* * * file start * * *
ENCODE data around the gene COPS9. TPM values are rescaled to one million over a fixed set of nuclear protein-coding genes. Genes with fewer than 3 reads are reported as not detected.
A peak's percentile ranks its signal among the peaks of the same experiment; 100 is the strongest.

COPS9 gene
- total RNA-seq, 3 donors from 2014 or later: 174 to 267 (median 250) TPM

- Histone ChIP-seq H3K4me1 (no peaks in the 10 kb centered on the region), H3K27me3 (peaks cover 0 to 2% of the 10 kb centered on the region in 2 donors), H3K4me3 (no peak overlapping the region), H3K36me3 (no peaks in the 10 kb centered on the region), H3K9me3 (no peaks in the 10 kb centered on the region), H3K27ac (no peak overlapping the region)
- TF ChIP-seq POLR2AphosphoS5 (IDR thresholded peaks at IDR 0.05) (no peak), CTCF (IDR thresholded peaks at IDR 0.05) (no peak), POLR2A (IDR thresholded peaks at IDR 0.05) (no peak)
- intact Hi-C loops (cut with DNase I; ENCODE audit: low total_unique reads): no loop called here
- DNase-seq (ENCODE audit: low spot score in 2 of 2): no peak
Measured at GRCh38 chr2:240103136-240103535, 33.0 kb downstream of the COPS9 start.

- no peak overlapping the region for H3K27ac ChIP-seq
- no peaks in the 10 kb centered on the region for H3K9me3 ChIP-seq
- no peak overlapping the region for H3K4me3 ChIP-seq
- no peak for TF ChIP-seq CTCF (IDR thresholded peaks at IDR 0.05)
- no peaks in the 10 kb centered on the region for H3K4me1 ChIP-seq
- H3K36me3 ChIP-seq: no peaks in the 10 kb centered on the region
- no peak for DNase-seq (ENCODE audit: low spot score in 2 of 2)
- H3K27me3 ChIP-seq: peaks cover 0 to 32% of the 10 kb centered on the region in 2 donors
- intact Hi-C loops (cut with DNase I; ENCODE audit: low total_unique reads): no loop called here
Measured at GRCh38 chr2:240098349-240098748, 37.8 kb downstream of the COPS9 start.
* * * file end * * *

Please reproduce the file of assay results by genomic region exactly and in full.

ENCODE data around the gene COPS9. TPM values are rescaled to one million over a fixed set of nuclear protein-coding genes. Genes with fewer than 3 reads are reported as not detected.
A peak's percentile ranks its signal among the peaks of the same experiment; 100 is the strongest.

COPS9 gene
- total RNA-seq, 3 donors from 2014 or later: 174 to 267 (median 250) TPM

- Histone ChIP-seq H3K4me1 (no peaks in the 10 kb centered on the region), H3K27me3 (peaks cover 0 to 2% of the 10 kb centered on the region in 2 donors), H3K4me3 (no peak overlapping the region), H3K36me3 (no peaks in the 10 kb centered on the region), H3K9me3 (no peaks in the 10 kb centered on the region), H3K27ac (no peak overlapping the region)
- TF ChIP-seq POLR2AphosphoS5 (IDR thresholded peaks at IDR 0.05) (no peak), CTCF (IDR thresholded peaks at IDR 0.05) (no peak), POLR2A (IDR thresholded peaks at IDR 0.05) (no peak)
- intact Hi-C loops (cut with DNase I; ENCODE audit: low total_unique reads): no loop called here
- DNase-seq (ENCODE audit: low spot score in 2 of 2): no peak
Measured at GRCh38 chr2:240103136-240103535, 33.0 kb downstream of the COPS9 start.

- no peak overlapping the region for H3K27ac ChIP-seq
- no peaks in the 10 kb centered on the region for H3K9me3 ChIP-seq
- no peak overlapping the region for H3K4me3 ChIP-seq
- no peak for TF ChIP-seq CTCF (IDR thresholded peaks at IDR 0.05)
- no peaks in the 10 kb centered on the region for H3K4me1 ChIP-seq
- H3K36me3 ChIP-seq: no peaks in the 10 kb centered on the region
- no peak for DNase-seq (ENCODE audit: low spot score in 2 of 2)
- H3K27me3 ChIP-seq: peaks cover 0 to 32% of the 10 kb centered on the region in 2 donors
- intact Hi-C loops (cut with DNase I; ENCODE audit: low total_unique reads): no loop called here
Measured at GRCh38 chr2:240098349-240098748, 37.8 kb downstream of the COPS9 start.